Objective: To evaluate the prevalence of sarcopenia among European patients with resectable hepatocellular carcinoma (HCC) and to assess its prognostic impact on overall and disease-free survival.
Background: Identification of preoperative prognostic factors in liver surgery for HCC is required to better select patients and improve survival. Recent studies have shown that preoperative discrimination of patients with low skeletal muscle mass (sarcopenic patients) using computed tomography was associated with morbidity and mortality after liver and colorectal surgery. Assessment of sarcopenia could be used to evaluate patients before hepatectomy for HCC.
Methods: All consecutive patients who underwent hepatectomy for HCC in our institution, between February 2006 and September 2012, were included. Univariate and multivariate analyses evaluating prognostic factors of postoperative mortality and cancer recurrence were performed, including preoperative, surgical, and histopathological factors.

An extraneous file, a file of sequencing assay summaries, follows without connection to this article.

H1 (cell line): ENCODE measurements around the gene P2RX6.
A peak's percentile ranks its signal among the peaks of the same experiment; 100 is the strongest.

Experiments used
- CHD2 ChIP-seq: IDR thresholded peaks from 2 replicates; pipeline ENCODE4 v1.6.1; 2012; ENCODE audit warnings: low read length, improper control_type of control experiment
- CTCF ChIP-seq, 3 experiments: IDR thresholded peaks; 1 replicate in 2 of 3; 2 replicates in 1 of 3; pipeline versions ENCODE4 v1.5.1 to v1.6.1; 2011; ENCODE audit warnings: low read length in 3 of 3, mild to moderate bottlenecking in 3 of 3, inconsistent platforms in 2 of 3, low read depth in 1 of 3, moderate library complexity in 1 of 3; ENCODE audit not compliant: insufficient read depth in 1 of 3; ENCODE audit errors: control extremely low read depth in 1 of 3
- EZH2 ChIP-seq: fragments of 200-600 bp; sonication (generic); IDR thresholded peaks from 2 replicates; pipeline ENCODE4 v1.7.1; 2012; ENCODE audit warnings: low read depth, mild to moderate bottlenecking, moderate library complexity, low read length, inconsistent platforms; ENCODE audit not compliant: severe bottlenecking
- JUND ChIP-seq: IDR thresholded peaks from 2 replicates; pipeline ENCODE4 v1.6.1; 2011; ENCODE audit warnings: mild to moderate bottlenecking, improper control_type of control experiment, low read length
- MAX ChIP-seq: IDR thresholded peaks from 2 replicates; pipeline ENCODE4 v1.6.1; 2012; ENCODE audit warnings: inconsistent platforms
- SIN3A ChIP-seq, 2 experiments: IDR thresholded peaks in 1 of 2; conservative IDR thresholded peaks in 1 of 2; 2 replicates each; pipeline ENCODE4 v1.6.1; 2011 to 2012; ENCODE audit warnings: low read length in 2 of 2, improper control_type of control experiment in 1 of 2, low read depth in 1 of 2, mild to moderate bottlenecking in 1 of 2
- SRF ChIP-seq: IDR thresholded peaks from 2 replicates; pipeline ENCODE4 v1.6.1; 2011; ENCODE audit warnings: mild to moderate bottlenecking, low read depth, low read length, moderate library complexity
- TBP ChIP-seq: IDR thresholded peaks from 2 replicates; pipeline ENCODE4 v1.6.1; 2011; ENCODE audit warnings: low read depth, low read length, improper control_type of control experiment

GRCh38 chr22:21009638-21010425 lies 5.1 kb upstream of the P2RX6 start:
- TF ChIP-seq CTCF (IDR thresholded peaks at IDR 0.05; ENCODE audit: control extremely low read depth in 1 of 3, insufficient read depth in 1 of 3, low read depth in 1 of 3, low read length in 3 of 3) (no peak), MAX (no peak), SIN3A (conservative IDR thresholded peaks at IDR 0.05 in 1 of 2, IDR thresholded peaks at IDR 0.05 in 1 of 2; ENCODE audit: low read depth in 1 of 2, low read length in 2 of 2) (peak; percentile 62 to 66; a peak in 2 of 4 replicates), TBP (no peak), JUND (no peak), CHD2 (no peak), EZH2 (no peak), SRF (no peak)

Results: Among 198 patients who underwent hepatectomy for HCC, 109 patients had an available computed tomographic scan and represent the study cohort. After a median follow-up of 21.23 months, 27 patients (24.8%) died. There were 20 deaths among the 59 patients who had sarcopenia and only 7 deaths in the nonsarcopenic group. Sarcopenic patients had significantly shorter median overall survival than nonsarcopenic patients (52.3 months vs 70.3 months; P = 0.015). On multivariate analysis, sarcopenia was found to be an independent predictor of poor overall survival (hazard ratio = 3.19; P = 0.013) and disease-free survival (hazard ratio = 2.60; P = 0.001).
Conclusions: Sarcopenia was found to be a strong and independent prognostic factor for mortality after hepatectomy for HCC in European patients and could be used to evaluate eligibility of patients with HCC before surgery.
(C) 2014 by Lippincott Williams & Wilkins.